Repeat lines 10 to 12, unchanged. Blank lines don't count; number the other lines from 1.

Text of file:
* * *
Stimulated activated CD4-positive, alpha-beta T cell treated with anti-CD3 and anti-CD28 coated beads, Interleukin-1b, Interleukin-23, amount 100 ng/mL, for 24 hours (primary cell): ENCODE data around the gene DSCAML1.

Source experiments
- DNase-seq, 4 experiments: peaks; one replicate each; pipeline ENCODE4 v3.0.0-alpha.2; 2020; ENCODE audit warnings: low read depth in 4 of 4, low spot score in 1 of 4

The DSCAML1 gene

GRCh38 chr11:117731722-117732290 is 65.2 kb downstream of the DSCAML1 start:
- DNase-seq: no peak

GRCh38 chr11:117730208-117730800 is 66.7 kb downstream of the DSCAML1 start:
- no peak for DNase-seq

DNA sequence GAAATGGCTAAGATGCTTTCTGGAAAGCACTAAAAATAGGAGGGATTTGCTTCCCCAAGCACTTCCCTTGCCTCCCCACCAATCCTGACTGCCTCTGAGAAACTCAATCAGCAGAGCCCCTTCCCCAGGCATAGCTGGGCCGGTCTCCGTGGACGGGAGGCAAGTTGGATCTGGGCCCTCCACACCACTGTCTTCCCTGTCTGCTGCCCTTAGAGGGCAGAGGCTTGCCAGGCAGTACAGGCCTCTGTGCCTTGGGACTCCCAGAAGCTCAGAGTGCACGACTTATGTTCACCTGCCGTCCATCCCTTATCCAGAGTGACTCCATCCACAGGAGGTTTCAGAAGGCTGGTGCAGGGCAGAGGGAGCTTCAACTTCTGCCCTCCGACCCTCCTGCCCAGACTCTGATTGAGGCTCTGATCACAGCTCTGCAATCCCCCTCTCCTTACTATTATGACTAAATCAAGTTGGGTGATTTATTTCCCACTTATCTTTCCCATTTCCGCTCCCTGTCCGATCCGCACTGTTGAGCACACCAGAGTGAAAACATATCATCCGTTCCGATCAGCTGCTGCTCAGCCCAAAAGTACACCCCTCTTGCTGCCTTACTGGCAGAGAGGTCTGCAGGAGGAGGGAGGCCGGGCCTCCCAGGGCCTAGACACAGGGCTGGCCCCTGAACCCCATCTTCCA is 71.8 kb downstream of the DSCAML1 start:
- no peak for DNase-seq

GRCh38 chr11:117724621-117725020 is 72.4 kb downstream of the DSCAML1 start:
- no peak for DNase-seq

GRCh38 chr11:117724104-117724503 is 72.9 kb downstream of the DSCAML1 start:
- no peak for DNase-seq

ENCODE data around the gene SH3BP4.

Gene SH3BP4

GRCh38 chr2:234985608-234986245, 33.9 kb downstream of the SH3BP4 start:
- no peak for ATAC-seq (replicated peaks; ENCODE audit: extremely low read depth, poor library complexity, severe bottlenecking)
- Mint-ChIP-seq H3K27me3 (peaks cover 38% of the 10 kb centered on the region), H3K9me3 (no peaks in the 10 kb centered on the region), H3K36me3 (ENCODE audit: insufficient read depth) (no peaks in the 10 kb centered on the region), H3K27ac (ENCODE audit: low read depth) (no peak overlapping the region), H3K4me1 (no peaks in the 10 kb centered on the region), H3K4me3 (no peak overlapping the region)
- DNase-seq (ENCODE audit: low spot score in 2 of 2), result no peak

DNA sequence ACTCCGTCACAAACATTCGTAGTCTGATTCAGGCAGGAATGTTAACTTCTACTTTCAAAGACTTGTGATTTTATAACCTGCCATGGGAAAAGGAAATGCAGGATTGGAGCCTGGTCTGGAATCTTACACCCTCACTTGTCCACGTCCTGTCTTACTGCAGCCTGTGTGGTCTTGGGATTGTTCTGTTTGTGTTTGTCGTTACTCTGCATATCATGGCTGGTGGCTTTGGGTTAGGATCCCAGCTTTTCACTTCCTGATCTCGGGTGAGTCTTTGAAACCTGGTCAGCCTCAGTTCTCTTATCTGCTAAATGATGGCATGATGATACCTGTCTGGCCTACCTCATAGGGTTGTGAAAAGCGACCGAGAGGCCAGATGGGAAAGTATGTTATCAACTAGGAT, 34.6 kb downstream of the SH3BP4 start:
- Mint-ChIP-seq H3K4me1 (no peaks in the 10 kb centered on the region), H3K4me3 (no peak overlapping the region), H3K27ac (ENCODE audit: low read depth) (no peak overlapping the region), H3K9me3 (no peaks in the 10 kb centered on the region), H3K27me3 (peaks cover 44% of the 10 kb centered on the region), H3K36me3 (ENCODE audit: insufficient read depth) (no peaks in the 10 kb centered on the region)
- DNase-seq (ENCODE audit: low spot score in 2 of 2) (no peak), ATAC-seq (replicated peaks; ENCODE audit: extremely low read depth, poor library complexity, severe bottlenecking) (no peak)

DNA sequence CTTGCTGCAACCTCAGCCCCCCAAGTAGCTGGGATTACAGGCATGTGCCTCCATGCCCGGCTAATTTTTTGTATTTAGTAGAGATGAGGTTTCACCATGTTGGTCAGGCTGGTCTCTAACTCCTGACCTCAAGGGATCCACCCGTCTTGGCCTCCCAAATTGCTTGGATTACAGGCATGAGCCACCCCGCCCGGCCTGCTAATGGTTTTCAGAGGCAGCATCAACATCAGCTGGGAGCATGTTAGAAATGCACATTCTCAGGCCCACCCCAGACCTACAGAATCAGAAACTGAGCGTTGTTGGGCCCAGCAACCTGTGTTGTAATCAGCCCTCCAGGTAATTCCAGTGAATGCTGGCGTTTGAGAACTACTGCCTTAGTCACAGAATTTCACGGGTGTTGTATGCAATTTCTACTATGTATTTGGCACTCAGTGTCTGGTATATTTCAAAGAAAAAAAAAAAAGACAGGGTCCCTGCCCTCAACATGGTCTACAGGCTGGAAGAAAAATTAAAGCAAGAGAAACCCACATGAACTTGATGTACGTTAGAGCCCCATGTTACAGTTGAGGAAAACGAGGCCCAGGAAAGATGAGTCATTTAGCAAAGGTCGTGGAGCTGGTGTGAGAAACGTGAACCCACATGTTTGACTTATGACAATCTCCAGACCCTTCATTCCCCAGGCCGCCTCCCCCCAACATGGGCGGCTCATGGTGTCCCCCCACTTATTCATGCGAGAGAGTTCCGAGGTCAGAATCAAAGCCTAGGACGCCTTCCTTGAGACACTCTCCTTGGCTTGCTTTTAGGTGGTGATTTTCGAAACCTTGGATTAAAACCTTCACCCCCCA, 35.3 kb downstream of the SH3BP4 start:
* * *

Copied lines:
- no peak for DNase-seq

GRCh38 chr11:117724621-117725020 is 72.4 kb downstream of the DSCAML1 start:
- no peak for DNase-seq